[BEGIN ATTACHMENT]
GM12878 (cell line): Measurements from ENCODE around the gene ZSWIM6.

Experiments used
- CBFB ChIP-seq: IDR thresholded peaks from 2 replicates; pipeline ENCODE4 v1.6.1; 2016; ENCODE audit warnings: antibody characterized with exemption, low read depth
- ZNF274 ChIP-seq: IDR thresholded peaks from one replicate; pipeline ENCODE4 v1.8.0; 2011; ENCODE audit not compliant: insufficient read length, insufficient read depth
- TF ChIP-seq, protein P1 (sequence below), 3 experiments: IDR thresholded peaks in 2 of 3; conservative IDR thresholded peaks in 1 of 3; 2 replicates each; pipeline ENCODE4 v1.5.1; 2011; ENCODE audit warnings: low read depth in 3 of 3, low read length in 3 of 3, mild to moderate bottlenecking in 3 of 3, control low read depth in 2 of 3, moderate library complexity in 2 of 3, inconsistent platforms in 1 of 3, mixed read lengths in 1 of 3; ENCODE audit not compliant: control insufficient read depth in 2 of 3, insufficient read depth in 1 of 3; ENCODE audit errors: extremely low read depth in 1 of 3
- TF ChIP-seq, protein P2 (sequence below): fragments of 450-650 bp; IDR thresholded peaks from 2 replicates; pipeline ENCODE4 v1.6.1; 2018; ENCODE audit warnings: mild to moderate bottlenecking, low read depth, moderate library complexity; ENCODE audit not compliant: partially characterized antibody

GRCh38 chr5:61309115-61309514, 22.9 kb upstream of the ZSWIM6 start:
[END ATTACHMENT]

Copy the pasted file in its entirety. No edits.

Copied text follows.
GM12878 (cell line): Measurements from ENCODE around the gene ZSWIM6.

Experiments used
- CBFB ChIP-seq: IDR thresholded peaks from 2 replicates; pipeline ENCODE4 v1.6.1; 2016; ENCODE audit warnings: antibody characterized with exemption, low read depth
- ZNF274 ChIP-seq: IDR thresholded peaks from one replicate; pipeline ENCODE4 v1.8.0; 2011; ENCODE audit not compliant: insufficient read length, insufficient read depth
- TF ChIP-seq, protein P1 (sequence below), 3 experiments: IDR thresholded peaks in 2 of 3; conservative IDR thresholded peaks in 1 of 3; 2 replicates each; pipeline ENCODE4 v1.5.1; 2011; ENCODE audit warnings: low read depth in 3 of 3, low read length in 3 of 3, mild to moderate bottlenecking in 3 of 3, control low read depth in 2 of 3, moderate library complexity in 2 of 3, inconsistent platforms in 1 of 3, mixed read lengths in 1 of 3; ENCODE audit not compliant: control insufficient read depth in 2 of 3, insufficient read depth in 1 of 3; ENCODE audit errors: extremely low read depth in 1 of 3
- TF ChIP-seq, protein P2 (sequence below): fragments of 450-650 bp; IDR thresholded peaks from 2 replicates; pipeline ENCODE4 v1.6.1; 2018; ENCODE audit warnings: mild to moderate bottlenecking, low read depth, moderate library complexity; ENCODE audit not compliant: partially characterized antibody

GRCh38 chr5:61309115-61309514, 22.9 kb upstream of the ZSWIM6 start: